TGIF: Sam Harris on Saving Democracy from Voters

by | Sep 23, 2022

TGIF: Sam Harris on Saving Democracy from Voters

by | Sep 23, 2022

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Neuroscientist/philosopher Sam Harris caused quite a stir recently by defending the social networks’ conspiracy (his word) to suppress news coverage of Joe Biden’s son Hunter’s smoking-gun laptop shortly before Election Day 2020. Harris said the suppression was justified because Donald Trump was such a threat to America that he had to be defeated whatever the cost to the election’s integrity.

In other words, according to Harris, such tampering is okay as long as he deems it necessary to save American democracy from the voters.

The social networks are privately owned, of course, but remember that Facebook chief Mark Zuckerberg has acknowledged that the FBI warned him, shortly before the New You Post broke the laptop story, that unspecified major Russian disinformation aimed at the election was about to surface. The authenticity of the laptop, with its damaging emails about Hunter Biden’s lucrative business dealings with Ukrainian and Chinese entities while his father was the vice president, was known early on and has since been confirmed by others. Even the New York Times now concedes it. Allegations of Russian election tampering had as much merit in 2020 as they had in 2016, when Trump was portrayed by his critics as a Russian stooge.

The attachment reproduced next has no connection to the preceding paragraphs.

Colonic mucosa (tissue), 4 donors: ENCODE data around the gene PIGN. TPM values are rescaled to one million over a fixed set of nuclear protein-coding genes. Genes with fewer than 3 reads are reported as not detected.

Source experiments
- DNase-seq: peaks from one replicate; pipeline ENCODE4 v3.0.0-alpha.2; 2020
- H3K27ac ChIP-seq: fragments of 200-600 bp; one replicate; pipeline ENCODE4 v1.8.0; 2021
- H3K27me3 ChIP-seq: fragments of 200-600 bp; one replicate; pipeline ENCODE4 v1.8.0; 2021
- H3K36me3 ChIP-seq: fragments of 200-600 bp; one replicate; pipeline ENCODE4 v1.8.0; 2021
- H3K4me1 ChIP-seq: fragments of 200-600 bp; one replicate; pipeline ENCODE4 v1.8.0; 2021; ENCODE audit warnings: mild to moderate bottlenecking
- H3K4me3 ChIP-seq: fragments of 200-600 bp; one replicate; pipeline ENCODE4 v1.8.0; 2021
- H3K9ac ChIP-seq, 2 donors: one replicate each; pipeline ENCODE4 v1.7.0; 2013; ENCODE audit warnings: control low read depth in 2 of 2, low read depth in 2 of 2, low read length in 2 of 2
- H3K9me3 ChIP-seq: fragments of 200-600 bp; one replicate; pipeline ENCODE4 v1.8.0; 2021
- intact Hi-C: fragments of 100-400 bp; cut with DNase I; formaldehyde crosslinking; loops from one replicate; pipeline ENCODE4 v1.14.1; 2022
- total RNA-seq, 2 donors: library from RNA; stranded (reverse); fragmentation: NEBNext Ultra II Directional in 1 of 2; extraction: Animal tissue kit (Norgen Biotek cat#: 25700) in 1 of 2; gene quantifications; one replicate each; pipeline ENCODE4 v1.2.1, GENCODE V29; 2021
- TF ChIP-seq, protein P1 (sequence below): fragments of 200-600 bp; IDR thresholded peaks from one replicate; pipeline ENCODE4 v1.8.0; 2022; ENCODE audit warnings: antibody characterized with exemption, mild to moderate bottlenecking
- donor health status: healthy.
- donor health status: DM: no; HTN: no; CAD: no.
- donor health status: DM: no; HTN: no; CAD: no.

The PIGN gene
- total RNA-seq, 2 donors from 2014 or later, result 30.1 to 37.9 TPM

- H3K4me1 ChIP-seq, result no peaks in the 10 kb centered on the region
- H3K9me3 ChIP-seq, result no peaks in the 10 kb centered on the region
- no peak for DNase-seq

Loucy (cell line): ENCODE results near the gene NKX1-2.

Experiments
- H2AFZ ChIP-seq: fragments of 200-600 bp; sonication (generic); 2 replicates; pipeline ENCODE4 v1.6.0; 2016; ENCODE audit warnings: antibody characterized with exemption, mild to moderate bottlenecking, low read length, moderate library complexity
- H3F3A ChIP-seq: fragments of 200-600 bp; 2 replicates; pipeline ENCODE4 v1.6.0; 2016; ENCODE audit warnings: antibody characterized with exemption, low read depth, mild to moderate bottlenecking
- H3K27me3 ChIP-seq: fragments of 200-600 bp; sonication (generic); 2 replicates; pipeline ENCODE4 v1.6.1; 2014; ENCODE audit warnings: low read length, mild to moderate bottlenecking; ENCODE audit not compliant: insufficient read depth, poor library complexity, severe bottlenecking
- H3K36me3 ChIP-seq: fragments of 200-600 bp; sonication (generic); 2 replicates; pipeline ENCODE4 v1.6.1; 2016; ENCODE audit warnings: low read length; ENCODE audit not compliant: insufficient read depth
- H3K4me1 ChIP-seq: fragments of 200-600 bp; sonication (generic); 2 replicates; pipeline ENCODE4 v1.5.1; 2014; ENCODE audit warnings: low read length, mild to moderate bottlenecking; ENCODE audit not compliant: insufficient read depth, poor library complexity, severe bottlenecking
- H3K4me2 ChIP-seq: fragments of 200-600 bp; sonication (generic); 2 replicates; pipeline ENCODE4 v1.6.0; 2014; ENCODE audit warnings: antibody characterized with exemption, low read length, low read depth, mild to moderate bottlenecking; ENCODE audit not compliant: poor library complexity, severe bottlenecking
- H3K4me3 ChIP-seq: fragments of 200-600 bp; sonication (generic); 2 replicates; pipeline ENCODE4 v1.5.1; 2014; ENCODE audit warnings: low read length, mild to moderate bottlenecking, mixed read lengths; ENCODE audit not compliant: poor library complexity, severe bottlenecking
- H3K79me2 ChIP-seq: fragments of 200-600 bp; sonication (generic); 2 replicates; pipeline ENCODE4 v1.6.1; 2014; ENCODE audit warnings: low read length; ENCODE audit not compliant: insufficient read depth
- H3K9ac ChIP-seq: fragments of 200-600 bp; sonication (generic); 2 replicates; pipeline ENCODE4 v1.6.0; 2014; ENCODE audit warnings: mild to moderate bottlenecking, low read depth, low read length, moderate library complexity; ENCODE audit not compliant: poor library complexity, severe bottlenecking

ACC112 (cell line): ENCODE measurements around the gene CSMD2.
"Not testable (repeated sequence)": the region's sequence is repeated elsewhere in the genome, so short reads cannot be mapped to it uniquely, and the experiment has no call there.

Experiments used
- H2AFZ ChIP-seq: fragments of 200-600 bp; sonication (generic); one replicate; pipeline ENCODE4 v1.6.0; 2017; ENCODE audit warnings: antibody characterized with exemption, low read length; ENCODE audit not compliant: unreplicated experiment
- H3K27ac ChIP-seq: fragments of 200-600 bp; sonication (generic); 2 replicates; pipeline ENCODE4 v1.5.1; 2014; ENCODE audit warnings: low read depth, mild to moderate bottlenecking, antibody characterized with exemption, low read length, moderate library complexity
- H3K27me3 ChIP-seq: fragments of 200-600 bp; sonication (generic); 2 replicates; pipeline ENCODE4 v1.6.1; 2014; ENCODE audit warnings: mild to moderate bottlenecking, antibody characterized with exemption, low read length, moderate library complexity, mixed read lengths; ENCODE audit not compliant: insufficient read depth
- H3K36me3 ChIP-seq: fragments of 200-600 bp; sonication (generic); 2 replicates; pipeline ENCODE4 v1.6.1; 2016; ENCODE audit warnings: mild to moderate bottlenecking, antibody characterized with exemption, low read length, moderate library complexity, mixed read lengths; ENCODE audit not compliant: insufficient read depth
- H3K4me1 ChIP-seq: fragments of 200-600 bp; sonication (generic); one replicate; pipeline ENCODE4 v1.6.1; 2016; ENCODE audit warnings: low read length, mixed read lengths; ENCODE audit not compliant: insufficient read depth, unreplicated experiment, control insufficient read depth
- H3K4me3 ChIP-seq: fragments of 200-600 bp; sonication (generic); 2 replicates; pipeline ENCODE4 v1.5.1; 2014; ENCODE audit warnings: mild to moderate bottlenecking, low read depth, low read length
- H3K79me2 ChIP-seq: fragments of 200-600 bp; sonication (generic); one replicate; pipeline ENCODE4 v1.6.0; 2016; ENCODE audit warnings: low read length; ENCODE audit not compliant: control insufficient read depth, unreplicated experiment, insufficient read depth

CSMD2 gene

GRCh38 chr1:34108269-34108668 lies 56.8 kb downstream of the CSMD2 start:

But with or without prodding from the FBI, the social network operators, should not have suppressed the laptop story for a host of obvious reasons. These businesses acquired huge numbers of participants on the promise that they would be open forums. When they first began to interfere with that process, the networks let users down. To do this during a presidential election is a particularly egregious disservice. Why do people still depend on them for information? (No, this does not justify antitrust action.)

I leave it to others to debate whether Harris’s assessment of Trump is accurate. I’m more interested in the principle Harris has set out.

Although I am as far from Trump fandom as anyone could be, the first question I would ask Harris is whether he considers himself the only person wise and trustworthy enough to decide if a candidate is sufficiently threatening to justify concerted suppression of unflattering information about the other candidate. If he says yes, then he’s as self-centered as Trump. If he says no, he might do us the courtesy of spelling out how that decision would be made. Does he want a constitutional office created? How would the decider be chosen?